Our History

Celebrating the Student Division

Peacemakers—SGI members of the UCLA campus clubs hold a "chanting for peace" meeting on June 4, in response to the tragic shootings and campus wide lockdown three days prior. Photo: Maya Ono.

“[Daisaku Ikeda] was certain that his students . . . would likewise bring about the dawning of a new age, an age characterized by respect for life, an age in which the teachings of the Daishonin’s Buddhism would flourish. And he was not mistaken. The young eagles spread their wings and soared high into the skies of a new era” (The New Human Revolution, vol. 6, p. 310).

June 1957 was a significant month for the Soka Gakkai. Members in the coal mining town of Yubari, Hokkaido, were under religious persecution, and the Osaka government had lobbied false charges against then Youth Division Chief-of-Staff Daisaku Ikeda.

It was amid this battle for justice for the sake of ordinary people that the student division was founded on June 30, 1957. It would be the final group that was consecrated under second Soka Gakkai President Josei Toda’s leadership before his passing 10 months later.

While Daisaku Ikeda was later cleared of all charges and the Soka Gakkai members in Yubari emerged victorious, it was the spirit to create an age of justice—to protect the dignity of human life regardless of social, economic or academic standing—that has remained the driving force of the student division.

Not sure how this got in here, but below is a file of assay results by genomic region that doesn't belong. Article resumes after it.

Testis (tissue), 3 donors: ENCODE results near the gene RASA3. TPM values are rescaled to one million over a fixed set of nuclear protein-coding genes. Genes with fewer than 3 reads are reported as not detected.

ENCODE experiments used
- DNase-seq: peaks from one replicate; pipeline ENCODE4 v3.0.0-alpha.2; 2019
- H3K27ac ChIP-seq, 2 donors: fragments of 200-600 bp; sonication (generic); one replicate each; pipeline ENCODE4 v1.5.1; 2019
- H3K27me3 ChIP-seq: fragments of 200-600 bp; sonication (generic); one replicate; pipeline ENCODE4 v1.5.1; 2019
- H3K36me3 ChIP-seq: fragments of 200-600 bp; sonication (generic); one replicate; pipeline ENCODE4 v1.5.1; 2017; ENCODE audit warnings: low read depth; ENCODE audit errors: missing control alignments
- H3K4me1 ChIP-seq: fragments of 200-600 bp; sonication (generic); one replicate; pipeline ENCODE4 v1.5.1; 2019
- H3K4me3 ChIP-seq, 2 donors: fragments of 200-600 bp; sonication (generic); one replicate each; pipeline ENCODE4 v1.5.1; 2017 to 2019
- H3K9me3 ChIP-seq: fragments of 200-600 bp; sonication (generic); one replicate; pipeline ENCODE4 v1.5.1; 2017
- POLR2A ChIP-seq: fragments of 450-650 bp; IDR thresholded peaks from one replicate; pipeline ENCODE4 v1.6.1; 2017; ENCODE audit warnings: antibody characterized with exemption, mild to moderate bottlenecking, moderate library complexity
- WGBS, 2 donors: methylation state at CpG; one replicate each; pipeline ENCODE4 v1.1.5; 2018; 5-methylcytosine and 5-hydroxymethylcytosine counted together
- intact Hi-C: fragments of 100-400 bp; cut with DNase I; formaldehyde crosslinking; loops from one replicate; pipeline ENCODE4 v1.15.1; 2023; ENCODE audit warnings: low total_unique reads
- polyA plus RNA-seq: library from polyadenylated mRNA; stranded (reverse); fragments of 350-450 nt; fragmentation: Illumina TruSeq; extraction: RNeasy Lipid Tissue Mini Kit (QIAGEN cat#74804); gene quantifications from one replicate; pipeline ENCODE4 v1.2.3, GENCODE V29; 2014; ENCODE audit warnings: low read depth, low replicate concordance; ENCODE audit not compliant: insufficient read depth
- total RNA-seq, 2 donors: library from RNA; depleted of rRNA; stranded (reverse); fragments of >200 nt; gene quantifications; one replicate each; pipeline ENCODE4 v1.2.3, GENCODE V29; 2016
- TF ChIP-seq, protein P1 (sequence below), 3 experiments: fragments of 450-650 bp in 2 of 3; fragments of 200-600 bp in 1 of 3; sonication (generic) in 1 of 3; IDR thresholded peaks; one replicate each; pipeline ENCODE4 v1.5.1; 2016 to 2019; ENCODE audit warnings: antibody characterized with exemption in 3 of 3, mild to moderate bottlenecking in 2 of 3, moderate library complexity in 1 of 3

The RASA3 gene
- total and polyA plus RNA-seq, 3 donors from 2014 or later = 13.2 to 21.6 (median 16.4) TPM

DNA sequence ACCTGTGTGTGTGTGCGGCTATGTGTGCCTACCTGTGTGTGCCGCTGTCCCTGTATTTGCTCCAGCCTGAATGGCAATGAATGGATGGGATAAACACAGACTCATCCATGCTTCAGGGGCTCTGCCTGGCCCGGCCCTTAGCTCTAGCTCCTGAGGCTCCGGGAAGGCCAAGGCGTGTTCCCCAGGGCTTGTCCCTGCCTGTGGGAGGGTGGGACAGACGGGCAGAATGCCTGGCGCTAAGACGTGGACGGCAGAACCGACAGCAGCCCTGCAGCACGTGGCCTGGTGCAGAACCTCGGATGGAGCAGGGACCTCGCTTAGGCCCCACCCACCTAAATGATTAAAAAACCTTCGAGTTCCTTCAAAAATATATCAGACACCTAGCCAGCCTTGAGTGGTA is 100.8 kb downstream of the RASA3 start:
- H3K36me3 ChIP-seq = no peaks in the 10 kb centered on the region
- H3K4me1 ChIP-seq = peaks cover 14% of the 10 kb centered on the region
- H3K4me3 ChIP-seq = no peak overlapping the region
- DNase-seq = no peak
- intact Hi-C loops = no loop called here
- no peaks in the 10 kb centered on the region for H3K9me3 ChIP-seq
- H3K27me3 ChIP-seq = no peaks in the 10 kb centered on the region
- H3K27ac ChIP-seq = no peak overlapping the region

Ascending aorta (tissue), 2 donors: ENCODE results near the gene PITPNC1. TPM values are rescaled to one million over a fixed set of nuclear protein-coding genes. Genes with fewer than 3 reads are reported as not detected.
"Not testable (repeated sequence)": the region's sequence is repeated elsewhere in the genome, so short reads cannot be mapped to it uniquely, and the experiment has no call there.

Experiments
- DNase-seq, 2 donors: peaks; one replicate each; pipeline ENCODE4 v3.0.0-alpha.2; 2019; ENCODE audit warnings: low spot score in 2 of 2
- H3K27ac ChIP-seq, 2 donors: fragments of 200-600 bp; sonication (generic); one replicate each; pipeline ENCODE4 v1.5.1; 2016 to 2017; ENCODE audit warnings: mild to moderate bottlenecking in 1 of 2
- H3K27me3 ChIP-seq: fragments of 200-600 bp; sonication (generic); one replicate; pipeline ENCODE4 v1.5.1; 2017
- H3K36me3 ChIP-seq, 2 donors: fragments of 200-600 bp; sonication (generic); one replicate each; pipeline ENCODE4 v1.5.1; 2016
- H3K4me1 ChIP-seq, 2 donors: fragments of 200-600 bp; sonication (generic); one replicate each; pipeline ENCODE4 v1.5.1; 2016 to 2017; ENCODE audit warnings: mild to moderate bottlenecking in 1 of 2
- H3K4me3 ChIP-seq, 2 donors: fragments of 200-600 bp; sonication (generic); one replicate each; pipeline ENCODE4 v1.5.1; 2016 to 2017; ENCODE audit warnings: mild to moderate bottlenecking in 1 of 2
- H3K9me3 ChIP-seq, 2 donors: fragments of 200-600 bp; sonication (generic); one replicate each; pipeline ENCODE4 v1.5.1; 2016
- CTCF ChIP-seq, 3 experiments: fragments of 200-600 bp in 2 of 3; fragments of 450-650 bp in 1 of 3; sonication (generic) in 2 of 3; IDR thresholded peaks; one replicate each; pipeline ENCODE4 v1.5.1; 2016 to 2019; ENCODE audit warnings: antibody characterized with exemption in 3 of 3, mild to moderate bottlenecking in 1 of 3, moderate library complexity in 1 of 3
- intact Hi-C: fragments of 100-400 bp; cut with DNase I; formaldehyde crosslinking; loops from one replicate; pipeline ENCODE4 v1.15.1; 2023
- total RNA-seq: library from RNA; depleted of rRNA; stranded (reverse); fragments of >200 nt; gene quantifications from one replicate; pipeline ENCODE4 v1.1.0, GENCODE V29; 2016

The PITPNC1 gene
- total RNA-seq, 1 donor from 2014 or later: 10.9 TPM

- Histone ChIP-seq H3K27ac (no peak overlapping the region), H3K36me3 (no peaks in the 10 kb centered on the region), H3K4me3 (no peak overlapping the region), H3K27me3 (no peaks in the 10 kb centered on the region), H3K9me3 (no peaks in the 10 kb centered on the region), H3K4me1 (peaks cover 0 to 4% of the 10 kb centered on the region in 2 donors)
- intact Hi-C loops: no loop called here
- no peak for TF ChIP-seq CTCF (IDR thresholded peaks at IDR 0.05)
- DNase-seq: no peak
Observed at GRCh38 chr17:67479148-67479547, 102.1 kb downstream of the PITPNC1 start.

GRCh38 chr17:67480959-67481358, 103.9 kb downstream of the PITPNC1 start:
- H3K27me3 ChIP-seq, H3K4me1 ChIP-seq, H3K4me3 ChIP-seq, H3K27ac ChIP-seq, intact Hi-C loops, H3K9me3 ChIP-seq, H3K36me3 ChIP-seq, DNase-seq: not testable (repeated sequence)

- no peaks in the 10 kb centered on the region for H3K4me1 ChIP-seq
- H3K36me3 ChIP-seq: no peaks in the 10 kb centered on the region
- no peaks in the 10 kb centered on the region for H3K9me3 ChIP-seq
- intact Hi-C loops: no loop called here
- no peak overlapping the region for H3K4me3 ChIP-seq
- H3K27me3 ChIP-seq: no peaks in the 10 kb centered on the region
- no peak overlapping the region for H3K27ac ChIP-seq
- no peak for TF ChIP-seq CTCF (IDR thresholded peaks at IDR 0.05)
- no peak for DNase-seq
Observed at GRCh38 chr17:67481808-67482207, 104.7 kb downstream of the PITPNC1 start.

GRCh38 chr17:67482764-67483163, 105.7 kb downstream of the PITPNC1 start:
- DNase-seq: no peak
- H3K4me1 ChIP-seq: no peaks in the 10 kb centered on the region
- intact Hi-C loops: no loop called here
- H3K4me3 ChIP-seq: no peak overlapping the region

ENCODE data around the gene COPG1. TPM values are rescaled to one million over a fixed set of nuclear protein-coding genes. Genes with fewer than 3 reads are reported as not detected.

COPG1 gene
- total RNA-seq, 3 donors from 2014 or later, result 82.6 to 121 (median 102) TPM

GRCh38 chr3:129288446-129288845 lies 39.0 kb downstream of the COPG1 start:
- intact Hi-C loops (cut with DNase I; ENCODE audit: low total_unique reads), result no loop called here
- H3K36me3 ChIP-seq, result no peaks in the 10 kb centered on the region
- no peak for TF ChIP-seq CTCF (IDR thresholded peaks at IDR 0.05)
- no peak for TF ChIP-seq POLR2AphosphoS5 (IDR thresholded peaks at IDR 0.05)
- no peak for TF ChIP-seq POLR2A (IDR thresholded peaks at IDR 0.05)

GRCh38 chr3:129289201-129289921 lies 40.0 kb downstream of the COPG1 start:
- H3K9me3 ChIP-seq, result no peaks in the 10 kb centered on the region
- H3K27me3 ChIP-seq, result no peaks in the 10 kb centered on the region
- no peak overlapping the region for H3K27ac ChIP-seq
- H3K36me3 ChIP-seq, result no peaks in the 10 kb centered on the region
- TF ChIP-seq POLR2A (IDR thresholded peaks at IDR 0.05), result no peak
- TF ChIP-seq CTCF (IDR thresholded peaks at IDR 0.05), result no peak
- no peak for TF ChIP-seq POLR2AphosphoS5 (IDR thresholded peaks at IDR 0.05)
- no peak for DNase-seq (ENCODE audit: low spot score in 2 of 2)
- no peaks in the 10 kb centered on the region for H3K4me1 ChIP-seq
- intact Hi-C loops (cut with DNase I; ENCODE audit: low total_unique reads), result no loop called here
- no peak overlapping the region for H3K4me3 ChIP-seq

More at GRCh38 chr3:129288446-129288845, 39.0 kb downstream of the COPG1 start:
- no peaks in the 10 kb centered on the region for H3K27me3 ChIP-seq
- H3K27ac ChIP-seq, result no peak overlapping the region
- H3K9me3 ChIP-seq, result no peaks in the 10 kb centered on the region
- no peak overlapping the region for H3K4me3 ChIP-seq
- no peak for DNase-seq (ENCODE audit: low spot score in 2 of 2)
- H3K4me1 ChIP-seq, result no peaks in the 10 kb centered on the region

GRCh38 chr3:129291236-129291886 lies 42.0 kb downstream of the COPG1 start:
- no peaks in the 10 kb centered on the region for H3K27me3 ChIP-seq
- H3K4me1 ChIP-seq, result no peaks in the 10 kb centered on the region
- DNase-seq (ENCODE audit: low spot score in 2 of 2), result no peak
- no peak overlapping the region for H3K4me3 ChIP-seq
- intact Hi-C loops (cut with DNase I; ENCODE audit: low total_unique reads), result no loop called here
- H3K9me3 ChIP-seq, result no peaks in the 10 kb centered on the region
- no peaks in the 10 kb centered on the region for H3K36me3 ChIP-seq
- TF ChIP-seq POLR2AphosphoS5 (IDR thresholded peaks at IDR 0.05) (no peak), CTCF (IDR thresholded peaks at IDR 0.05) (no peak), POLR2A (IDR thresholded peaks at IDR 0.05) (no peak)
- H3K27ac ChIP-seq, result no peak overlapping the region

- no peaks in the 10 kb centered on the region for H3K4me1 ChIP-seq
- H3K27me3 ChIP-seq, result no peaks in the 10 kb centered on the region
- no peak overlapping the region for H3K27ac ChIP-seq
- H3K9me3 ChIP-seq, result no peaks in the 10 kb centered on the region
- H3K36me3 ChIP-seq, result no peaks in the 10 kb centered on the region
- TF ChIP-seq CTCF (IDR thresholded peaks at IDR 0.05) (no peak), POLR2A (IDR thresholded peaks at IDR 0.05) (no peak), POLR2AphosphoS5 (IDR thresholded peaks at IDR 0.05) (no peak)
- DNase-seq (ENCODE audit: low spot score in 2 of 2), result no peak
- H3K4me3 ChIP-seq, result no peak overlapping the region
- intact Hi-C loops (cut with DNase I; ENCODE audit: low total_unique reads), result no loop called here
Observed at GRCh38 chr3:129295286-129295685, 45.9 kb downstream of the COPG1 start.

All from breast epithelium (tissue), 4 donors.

Regarding the group’s founding day, SGI President Ikeda writes:

As many as 500 students had assembled, resolved to commit their lives to the Mystic Law and actively contribute to society as its leaders . . . The students now aligned side by side before [Josei Toda’s] eyes possessed the supreme asset: the belief that the Mystic Law existed within the ordinary mortal flesh of their own lives. None of them could be without a mission. (The Human Revolution, p. 1605)

Fifty-nine years later, the SGI-USA student division today has a vast network of campus clubs, where students introduce the campus community to the humanistic philosophy of Nichiren Buddhism.

Building on its mission to protect the people, the division in August 2011 launched its Our New Clear Future movement, which aims to develop a groundswell of public consensus for nuclear abolition. To ensure the safety of all “the citizens of the world” (see The Human Revolution, p. 486), student division members have hosted numerous exhibitions and panel discussions.

This summer, the student division will hold its training course on Aug. 19–22 at the SGI-USA Florida Nature and Culture Center. For more information, visit www.studentdivision.org or contact your local zone office.